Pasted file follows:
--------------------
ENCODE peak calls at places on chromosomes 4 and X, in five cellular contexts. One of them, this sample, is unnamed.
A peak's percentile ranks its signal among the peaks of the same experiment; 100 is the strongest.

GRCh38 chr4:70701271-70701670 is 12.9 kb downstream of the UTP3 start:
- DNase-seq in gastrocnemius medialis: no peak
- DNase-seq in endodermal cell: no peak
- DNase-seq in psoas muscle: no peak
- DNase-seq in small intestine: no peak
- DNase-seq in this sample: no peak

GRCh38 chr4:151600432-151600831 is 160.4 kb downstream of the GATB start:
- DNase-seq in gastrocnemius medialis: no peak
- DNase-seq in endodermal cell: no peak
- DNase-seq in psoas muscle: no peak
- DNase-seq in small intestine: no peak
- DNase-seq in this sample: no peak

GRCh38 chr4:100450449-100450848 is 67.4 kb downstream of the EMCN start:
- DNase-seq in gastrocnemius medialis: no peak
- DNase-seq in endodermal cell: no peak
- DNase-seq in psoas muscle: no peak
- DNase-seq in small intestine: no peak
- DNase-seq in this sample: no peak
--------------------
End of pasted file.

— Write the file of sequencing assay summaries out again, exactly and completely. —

ENCODE peak calls at places on chromosomes 4 and X, in five cellular contexts. One of them, this sample, is unnamed.
A peak's percentile ranks its signal among the peaks of the same experiment; 100 is the strongest.

GRCh38 chr4:70701271-70701670 is 12.9 kb downstream of the UTP3 start:
- DNase-seq in gastrocnemius medialis: no peak
- DNase-seq in endodermal cell: no peak
- DNase-seq in psoas muscle: no peak
- DNase-seq in small intestine: no peak
- DNase-seq in this sample: no peak

GRCh38 chr4:151600432-151600831 is 160.4 kb downstream of the GATB start:
- DNase-seq in gastrocnemius medialis: no peak
- DNase-seq in endodermal cell: no peak
- DNase-seq in psoas muscle: no peak
- DNase-seq in small intestine: no peak
- DNase-seq in this sample: no peak

GRCh38 chr4:100450449-100450848 is 67.4 kb downstream of the EMCN start:
- DNase-seq in gastrocnemius medialis: no peak
- DNase-seq in endodermal cell: no peak
- DNase-seq in psoas muscle: no peak
- DNase-seq in small intestine: no peak
- DNase-seq in this sample: no peak